ROSEBUD RESERVATION – A small group of tribal citizens braved the chilly wind over the weekend and walked through town to bring awareness to the domestic violence epidemic plaguing the reservation.
A police escort led the walkers from the west end of town to the Sicangu Family and Child Services where refreshments were served. An open microphone was also available to participants.
One domestic violence (DV) survivor shared her story with the group as follows:
“I’d like to address a question that I hear often. Why does she stay? That disturbing question has an equally disturbing answer. Why would anyone stay with a partner who abuses them?
“In the beginning his drinking didn’t bother me. I knew he drank but I didn’t really see the extent of it until we moved in together. The abuse I endured usually happened when he got drunk. I knew once he was off to get his alcohol I was in for a rough night. Eventually I stopped going around my family. I stopped seeing my friends. Mostly because he would do things that made me feel so much shame and humiliation.
“My family would tell me that he wouldn’t stop hurting me and I needed to leave him. Did I listen? Nope! I thought that if I showed him how much I loved him he could change. He just needed a little love and understanding because he had been through so much. I hung in there because I loved him and he loved me too. He was just stressed out and it was an isolated incident and it was never going to happen again. Until it happened again. And again.
Why did I stay? I didn’t know he was abusing me, even though he held me hostage at knife point, tried to wreck the car we were in, stripped me naked and pushed me out of the house by jabbing me in the leg with his machete. Even though he killed my dog, smeared my make up when I tried to dress up, destroyed my pottery and paintings, I never thought of myself as a battered woman. Instead I was a very strong woman in love, who was in love with a deeply troubled man and I was the only person on this earth that could help him face his demons.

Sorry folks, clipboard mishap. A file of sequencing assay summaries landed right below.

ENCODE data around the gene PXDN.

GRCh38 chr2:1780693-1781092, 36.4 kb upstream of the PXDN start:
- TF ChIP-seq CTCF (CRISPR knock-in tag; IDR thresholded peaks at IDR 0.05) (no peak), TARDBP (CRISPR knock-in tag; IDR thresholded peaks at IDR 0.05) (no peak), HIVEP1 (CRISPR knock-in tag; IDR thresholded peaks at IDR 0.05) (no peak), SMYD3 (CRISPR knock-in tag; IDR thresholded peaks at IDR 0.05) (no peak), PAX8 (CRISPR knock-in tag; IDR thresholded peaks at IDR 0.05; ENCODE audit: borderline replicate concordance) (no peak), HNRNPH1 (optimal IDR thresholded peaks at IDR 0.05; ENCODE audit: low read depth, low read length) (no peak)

“Why didn’t I just walk out? To me that is the saddest and most painful question that people ask because we victims know something that the rest of you don’t. It’s incredibly dangerous to leave your abuser because the final step in the domestic violence pattern is to kill her. Over 70 percent of domestic violence murders happen after the victim ended the relationship.
“And still we ask why doesn’t she just leave. Well, I was able to leave after one final sadistic beating. I realized that the man I loved so much was going to kill me if I let him. So, I broke the silence. I told everyone. My family and friends, the police, my coworkers, total strangers. I am here today because they all listened and helped me.
“We tend to stereotype DV victims; as grizzly headlines, self-destructive women, damaged goods. The question ‘why does she stay’ is code for some people to think it’s her fault for staying. As if we choose to intentionally fall in love with men intent on destroying us.
“I am now married to a strong, kind, hardworking, gentle man. We live together with our fur baby and we have a happy, supportive and healthy relationship. What I will never have again is another knife held to my face, a chain wrapped around my neck, or cuts and bruises from a man who says he loves me.
“I promise you that you know someone currently being abused, who were abused as children or who are abusers. Abuse can be affecting your daughter, your sister, your best friend right now
“I was able to end my own crazy love story by breaking the silence. Talk about what you heard here. Abuse thrives only in silence. You have the power to end domestic violence simply by shining light on it. Show abuse the light of day by talking about it with your children, your coworkers, your friends and family. Recast survivors as wonderful loveable people with bright futures. Recognize the early warning signs and conscientiously intervene. Show our relatives a safe way out. Together we can make our homes, our communities, our nation the safe haven that it could be. Wopila!”
Vi Waln (Lakota) is an award-winning Journalist. She can be reached through email firstname.lastname@example.org